Chief Justice: Family court orders not 'requests'

Rampant disregard for the Family Division of the Cayman Islands Grand Court has forced the chief justice to issue practice directions to attorneys and their clients stating that court orders are indeed orders.  

“Orders made by the Family Division of the Grand Court are not preferences, requests or mere indications; they are orders,” Chief Justice Anthony Smellie wrote in a circular dated Jan. 29. “Practitioners and those who appear before the Grand Court are reminded that orders … must be complied with to the letter and on time.”  

Family court matters such as divorces, adoptions and child custody disputes rarely make the pages of the newspaper in the Cayman Islands, partly due to severe restrictions placed by the court on the reporting of those issues. 

The lack of adherence to family court rules is not unique to Cayman, according to the chief justice.  

Sir James Munby, president of the family court division of England and Wales, bemoaned the subject as recently as last month in court cases and other writings.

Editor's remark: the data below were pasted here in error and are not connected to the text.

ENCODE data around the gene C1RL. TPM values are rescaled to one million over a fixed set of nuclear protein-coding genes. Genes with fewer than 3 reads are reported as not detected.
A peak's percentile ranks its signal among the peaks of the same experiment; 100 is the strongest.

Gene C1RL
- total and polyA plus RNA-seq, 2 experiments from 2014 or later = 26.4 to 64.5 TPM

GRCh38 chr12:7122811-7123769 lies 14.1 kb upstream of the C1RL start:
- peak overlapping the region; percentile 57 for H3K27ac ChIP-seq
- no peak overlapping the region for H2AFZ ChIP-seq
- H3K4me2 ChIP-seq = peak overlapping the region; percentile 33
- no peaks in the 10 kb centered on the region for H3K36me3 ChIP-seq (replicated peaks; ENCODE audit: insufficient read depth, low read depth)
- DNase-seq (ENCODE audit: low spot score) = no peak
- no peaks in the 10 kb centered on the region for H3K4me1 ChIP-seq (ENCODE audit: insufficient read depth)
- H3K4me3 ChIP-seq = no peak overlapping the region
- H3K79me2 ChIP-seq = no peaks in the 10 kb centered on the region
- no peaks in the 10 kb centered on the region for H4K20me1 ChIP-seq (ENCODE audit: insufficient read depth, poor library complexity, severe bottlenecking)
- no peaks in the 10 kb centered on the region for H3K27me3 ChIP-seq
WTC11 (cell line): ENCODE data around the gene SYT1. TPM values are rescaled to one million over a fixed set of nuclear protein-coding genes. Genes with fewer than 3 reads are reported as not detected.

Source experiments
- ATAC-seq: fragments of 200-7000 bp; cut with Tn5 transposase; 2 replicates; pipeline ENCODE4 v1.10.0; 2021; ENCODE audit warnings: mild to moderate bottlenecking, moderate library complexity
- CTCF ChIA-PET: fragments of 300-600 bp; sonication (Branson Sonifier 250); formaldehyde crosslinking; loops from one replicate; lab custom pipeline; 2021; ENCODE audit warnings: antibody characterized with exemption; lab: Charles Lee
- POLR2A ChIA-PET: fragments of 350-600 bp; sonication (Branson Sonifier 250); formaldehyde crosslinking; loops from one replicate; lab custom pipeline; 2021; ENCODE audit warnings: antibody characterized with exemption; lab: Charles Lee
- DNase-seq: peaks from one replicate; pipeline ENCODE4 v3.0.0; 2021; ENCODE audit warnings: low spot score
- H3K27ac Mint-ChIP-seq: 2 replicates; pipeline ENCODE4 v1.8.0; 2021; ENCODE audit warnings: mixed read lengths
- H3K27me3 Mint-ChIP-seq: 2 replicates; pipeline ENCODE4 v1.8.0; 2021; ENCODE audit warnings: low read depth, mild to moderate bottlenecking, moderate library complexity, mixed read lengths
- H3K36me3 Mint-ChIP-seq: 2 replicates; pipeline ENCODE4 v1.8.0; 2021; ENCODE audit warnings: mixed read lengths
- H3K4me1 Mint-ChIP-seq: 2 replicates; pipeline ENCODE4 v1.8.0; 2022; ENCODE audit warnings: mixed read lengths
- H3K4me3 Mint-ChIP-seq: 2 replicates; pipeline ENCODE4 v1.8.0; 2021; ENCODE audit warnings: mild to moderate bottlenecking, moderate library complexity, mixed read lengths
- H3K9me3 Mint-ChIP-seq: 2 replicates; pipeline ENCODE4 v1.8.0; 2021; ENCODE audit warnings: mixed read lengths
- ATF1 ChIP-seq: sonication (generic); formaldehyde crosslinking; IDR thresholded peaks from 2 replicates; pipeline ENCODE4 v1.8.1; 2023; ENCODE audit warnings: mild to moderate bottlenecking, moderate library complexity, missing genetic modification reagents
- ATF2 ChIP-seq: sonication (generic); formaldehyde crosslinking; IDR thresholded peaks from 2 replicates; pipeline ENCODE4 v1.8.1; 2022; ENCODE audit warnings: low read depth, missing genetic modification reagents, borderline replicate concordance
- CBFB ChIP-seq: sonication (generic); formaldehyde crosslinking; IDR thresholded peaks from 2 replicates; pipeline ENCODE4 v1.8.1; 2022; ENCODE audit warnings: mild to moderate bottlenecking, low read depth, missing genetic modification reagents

“[There is] a deeply-rooted culture in the family courts which, however long established, will no longer be tolerated,” Sir James wrote in “7th view from the President’s Chambers.”  

“I refer to the slapdash, lackadaisical and on occasions almost contumelious attitude which far too frequently characterizes the response to orders made by family courts. There is simply no excuse for this,” he wrote. 

Chief Justice Smellie, without pointing to any specific family court cases, said the same goes for Cayman.  

“The concerns … are equally applicable to the response to orders from a number of attorneys and parties involved in the proceedings before the Family Division of the Grand Court,” the chief justice wrote.  

If parties in a case cannot comply with court orders, they are not entitled to agree variations to those orders among themselves without obtaining the court’s approval first, Chief Justice Smellie said.  


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